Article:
Bow Thayer and Perfect Trainwreck’s “Eden” is a collision of hope and destruction in songs that steer clear of pretension and hippie muck. While Thayer’s banjo anchors the tunes, only “Blackstone Valley” smacks of an old-timey sound. The rest of the songs veer off in different directions, from the propulsive roots rock of “The Beauty of All Things” to the brooding heaviness of “Trials.” Thayer, a Bostonian now based in Vermont, surveys humanity’s self-inflicted wounds, particularly environmental blight and war. He draws some crisp images of the maniacal survivors and heartbroken poets roaming a bombed-out paradise. While he gets a little heavy-handed with his fish and bird narrators in “The Tide, ” Thayer mostly nudges and suggests, and even flashes sardonic humor on “Bad Day at the Zoo.” The four-part, 13-minute “Parallel Lives” is the album’s centerpiece and exposition on Thayer’s particular fusion of the progressive and rustic. (Out Tuesday) SCOTT McLENNAN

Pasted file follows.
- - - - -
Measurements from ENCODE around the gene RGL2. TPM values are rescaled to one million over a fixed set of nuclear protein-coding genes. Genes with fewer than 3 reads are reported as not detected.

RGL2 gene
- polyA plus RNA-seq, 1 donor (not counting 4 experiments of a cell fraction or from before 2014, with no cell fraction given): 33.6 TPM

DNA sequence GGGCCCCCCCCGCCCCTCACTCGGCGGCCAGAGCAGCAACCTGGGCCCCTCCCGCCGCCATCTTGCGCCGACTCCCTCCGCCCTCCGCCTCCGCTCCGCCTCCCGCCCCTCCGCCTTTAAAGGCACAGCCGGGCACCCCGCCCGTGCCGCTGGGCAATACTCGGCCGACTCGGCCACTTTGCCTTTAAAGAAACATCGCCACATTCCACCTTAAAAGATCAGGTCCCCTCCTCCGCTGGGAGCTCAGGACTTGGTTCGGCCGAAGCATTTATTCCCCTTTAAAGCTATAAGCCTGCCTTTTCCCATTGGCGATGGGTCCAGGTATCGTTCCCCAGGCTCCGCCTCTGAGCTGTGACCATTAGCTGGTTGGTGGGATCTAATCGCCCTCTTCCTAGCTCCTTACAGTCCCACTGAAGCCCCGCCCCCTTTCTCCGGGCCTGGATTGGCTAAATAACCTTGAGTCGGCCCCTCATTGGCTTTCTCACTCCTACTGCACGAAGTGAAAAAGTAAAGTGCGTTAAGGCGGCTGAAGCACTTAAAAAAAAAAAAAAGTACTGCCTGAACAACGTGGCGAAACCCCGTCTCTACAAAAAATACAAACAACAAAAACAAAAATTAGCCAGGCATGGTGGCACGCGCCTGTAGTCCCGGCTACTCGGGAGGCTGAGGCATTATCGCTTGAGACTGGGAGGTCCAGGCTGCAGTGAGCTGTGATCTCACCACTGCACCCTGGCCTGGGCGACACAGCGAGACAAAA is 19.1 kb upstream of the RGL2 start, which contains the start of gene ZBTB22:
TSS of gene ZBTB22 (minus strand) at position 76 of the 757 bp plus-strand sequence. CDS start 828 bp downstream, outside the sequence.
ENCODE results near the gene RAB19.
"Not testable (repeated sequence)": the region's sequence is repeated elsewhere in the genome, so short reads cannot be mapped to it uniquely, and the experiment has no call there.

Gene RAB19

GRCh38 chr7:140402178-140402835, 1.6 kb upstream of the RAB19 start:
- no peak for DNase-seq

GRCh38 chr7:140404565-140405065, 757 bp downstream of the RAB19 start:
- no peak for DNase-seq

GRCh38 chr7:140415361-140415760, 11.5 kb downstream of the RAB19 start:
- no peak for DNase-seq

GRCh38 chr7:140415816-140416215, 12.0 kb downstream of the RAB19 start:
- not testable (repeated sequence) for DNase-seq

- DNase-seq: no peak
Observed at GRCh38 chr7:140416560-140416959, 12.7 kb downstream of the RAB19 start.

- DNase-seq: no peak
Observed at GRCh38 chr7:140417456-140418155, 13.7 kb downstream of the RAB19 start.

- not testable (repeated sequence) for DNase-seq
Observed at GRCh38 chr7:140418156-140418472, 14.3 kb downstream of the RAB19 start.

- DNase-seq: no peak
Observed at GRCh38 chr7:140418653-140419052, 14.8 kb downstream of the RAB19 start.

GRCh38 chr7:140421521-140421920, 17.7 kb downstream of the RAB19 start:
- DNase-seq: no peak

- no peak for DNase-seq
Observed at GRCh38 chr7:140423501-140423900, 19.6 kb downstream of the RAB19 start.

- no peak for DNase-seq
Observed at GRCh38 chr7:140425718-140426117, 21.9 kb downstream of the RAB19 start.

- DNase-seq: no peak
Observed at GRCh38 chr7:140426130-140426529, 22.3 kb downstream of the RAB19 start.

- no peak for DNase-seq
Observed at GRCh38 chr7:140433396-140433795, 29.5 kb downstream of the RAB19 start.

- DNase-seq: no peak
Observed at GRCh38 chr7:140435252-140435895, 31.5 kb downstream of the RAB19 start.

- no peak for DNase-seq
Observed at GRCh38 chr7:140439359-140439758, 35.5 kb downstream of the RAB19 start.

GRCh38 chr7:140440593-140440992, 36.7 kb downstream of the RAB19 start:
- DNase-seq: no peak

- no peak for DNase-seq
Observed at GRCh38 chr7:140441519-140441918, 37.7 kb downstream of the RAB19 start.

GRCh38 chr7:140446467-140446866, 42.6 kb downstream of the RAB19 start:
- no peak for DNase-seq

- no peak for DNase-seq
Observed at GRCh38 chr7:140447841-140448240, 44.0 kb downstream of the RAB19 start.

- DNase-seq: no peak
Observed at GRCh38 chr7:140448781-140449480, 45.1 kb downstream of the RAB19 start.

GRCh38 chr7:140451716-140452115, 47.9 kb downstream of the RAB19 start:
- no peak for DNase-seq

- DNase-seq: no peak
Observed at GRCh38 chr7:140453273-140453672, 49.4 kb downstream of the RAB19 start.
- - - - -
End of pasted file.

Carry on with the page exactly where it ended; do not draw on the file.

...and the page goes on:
Album review | rock
Bow Thayer and Perfect Trainwreck, ‘Eden’
By Scott McLennan| Globe Correspondent March 05, 2013
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